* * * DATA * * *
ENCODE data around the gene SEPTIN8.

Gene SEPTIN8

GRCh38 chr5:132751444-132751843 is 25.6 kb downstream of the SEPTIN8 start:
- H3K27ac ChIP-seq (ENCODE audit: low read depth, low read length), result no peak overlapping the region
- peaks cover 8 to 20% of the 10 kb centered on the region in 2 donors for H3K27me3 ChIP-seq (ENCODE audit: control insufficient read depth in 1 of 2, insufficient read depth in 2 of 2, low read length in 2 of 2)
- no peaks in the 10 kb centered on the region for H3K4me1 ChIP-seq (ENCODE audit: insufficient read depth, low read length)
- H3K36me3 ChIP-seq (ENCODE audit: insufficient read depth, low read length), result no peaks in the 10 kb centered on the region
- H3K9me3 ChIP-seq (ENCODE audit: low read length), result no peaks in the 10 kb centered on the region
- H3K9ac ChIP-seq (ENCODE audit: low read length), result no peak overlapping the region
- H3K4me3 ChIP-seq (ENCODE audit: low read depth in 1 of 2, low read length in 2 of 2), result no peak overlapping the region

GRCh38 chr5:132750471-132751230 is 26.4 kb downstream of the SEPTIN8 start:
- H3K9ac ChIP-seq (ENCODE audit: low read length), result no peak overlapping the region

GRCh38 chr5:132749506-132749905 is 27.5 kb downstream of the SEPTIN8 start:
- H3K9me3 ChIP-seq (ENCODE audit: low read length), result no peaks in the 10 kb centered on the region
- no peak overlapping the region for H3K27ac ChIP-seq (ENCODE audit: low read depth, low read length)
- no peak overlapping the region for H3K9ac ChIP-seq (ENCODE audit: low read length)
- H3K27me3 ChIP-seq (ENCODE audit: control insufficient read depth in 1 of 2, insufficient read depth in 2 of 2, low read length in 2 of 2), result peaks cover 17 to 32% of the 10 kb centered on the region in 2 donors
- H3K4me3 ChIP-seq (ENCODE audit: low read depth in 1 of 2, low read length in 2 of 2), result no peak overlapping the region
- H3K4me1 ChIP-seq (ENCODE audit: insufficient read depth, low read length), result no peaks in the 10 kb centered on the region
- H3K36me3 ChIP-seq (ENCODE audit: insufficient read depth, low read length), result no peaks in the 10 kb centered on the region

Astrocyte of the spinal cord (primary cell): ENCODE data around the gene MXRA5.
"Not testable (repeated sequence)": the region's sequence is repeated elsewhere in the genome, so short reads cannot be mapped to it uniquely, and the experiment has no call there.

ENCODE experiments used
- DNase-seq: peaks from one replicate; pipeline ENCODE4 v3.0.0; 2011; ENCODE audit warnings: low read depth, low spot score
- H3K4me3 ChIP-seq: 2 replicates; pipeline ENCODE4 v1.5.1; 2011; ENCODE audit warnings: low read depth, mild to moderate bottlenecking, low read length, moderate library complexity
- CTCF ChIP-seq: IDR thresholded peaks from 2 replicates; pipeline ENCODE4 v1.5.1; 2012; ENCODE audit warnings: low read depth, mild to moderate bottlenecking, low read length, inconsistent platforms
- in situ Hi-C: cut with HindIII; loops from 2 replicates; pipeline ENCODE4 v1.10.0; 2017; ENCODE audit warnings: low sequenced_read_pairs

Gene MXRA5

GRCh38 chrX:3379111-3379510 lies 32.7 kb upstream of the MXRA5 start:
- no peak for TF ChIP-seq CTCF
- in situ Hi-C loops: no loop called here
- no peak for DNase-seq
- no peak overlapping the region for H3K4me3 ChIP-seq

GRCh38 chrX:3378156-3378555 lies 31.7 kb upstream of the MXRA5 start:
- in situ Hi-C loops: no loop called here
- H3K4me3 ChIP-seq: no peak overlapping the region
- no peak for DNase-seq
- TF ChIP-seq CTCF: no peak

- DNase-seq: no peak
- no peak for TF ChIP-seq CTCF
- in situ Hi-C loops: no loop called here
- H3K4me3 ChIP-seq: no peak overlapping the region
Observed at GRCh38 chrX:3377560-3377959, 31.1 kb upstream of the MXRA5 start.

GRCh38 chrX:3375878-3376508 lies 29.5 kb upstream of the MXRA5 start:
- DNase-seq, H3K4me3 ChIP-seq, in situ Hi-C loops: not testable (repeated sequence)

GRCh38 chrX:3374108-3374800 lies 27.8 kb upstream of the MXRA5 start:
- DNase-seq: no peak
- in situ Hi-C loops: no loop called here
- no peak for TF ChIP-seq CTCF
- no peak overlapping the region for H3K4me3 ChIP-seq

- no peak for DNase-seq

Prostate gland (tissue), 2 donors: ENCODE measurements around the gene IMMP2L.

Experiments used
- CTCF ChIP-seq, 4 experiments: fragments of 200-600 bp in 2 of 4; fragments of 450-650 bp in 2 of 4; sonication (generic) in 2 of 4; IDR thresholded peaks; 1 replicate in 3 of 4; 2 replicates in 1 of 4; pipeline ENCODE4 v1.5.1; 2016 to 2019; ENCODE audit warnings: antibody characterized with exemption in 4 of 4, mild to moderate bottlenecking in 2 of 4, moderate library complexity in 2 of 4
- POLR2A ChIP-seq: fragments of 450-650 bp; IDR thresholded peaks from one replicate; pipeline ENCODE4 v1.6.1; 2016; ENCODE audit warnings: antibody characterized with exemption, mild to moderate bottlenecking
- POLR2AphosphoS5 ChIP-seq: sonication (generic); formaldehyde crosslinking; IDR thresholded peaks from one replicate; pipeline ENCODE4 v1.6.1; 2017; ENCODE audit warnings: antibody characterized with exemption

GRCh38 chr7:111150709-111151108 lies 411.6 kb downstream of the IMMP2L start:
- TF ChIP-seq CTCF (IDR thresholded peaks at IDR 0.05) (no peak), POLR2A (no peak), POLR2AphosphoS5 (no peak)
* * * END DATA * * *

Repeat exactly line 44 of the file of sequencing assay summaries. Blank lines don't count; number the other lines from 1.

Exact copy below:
GRCh38 chrX:3375878-3376508 lies 29.5 kb upstream of the MXRA5 start: